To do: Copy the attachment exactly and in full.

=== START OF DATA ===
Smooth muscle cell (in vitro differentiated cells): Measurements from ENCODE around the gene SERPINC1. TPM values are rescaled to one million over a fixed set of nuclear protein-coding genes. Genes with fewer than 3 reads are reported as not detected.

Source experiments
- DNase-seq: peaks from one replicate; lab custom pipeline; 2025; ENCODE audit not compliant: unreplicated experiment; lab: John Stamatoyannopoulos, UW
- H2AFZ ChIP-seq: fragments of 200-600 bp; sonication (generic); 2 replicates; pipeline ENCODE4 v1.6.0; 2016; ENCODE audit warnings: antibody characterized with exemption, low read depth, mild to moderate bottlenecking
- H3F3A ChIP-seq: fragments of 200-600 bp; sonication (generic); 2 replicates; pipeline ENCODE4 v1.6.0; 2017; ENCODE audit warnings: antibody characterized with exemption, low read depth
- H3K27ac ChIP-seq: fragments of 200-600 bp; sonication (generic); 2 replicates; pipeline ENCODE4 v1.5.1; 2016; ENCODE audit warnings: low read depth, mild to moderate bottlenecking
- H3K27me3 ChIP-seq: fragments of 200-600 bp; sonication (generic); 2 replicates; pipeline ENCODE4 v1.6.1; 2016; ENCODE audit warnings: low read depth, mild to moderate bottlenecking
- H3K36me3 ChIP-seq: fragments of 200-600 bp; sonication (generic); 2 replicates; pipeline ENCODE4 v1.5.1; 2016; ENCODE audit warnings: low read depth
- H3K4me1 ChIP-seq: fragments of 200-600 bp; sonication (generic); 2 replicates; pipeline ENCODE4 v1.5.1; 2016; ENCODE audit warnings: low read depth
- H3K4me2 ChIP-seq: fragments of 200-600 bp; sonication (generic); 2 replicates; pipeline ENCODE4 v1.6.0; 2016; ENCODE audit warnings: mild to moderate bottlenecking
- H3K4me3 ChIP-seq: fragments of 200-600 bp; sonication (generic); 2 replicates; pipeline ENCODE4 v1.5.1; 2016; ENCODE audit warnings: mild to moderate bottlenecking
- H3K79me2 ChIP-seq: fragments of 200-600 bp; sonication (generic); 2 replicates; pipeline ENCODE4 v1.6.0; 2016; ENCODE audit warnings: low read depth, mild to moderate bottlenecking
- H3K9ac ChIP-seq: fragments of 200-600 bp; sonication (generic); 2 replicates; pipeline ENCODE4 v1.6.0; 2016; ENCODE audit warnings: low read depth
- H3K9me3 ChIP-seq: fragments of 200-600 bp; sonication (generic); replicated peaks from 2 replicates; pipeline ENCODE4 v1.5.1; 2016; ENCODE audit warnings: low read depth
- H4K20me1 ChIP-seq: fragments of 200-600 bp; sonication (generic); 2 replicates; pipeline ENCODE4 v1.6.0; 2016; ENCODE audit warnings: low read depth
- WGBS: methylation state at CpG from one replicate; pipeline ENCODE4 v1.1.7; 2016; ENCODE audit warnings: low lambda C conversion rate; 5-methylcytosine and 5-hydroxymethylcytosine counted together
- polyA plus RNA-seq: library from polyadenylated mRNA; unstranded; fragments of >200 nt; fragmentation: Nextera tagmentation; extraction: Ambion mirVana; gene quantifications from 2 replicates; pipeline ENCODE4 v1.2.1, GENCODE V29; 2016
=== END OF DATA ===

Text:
Smooth muscle cell (in vitro differentiated cells): Measurements from ENCODE around the gene SERPINC1. TPM values are rescaled to one million over a fixed set of nuclear protein-coding genes. Genes with fewer than 3 reads are reported as not detected.

Source experiments
- DNase-seq: peaks from one replicate; lab custom pipeline; 2025; ENCODE audit not compliant: unreplicated experiment; lab: John Stamatoyannopoulos, UW
- H2AFZ ChIP-seq: fragments of 200-600 bp; sonication (generic); 2 replicates; pipeline ENCODE4 v1.6.0; 2016; ENCODE audit warnings: antibody characterized with exemption, low read depth, mild to moderate bottlenecking
- H3F3A ChIP-seq: fragments of 200-600 bp; sonication (generic); 2 replicates; pipeline ENCODE4 v1.6.0; 2017; ENCODE audit warnings: antibody characterized with exemption, low read depth
- H3K27ac ChIP-seq: fragments of 200-600 bp; sonication (generic); 2 replicates; pipeline ENCODE4 v1.5.1; 2016; ENCODE audit warnings: low read depth, mild to moderate bottlenecking
- H3K27me3 ChIP-seq: fragments of 200-600 bp; sonication (generic); 2 replicates; pipeline ENCODE4 v1.6.1; 2016; ENCODE audit warnings: low read depth, mild to moderate bottlenecking
- H3K36me3 ChIP-seq: fragments of 200-600 bp; sonication (generic); 2 replicates; pipeline ENCODE4 v1.5.1; 2016; ENCODE audit warnings: low read depth
- H3K4me1 ChIP-seq: fragments of 200-600 bp; sonication (generic); 2 replicates; pipeline ENCODE4 v1.5.1; 2016; ENCODE audit warnings: low read depth
- H3K4me2 ChIP-seq: fragments of 200-600 bp; sonication (generic); 2 replicates; pipeline ENCODE4 v1.6.0; 2016; ENCODE audit warnings: mild to moderate bottlenecking
- H3K4me3 ChIP-seq: fragments of 200-600 bp; sonication (generic); 2 replicates; pipeline ENCODE4 v1.5.1; 2016; ENCODE audit warnings: mild to moderate bottlenecking
- H3K79me2 ChIP-seq: fragments of 200-600 bp; sonication (generic); 2 replicates; pipeline ENCODE4 v1.6.0; 2016; ENCODE audit warnings: low read depth, mild to moderate bottlenecking
- H3K9ac ChIP-seq: fragments of 200-600 bp; sonication (generic); 2 replicates; pipeline ENCODE4 v1.6.0; 2016; ENCODE audit warnings: low read depth
- H3K9me3 ChIP-seq: fragments of 200-600 bp; sonication (generic); replicated peaks from 2 replicates; pipeline ENCODE4 v1.5.1; 2016; ENCODE audit warnings: low read depth
- H4K20me1 ChIP-seq: fragments of 200-600 bp; sonication (generic); 2 replicates; pipeline ENCODE4 v1.6.0; 2016; ENCODE audit warnings: low read depth
- WGBS: methylation state at CpG from one replicate; pipeline ENCODE4 v1.1.7; 2016; ENCODE audit warnings: low lambda C conversion rate; 5-methylcytosine and 5-hydroxymethylcytosine counted together
- polyA plus RNA-seq: library from polyadenylated mRNA; unstranded; fragments of >200 nt; fragmentation: Nextera tagmentation; extraction: Ambion mirVana; gene quantifications from 2 replicates; pipeline ENCODE4 v1.2.1, GENCODE V29; 2016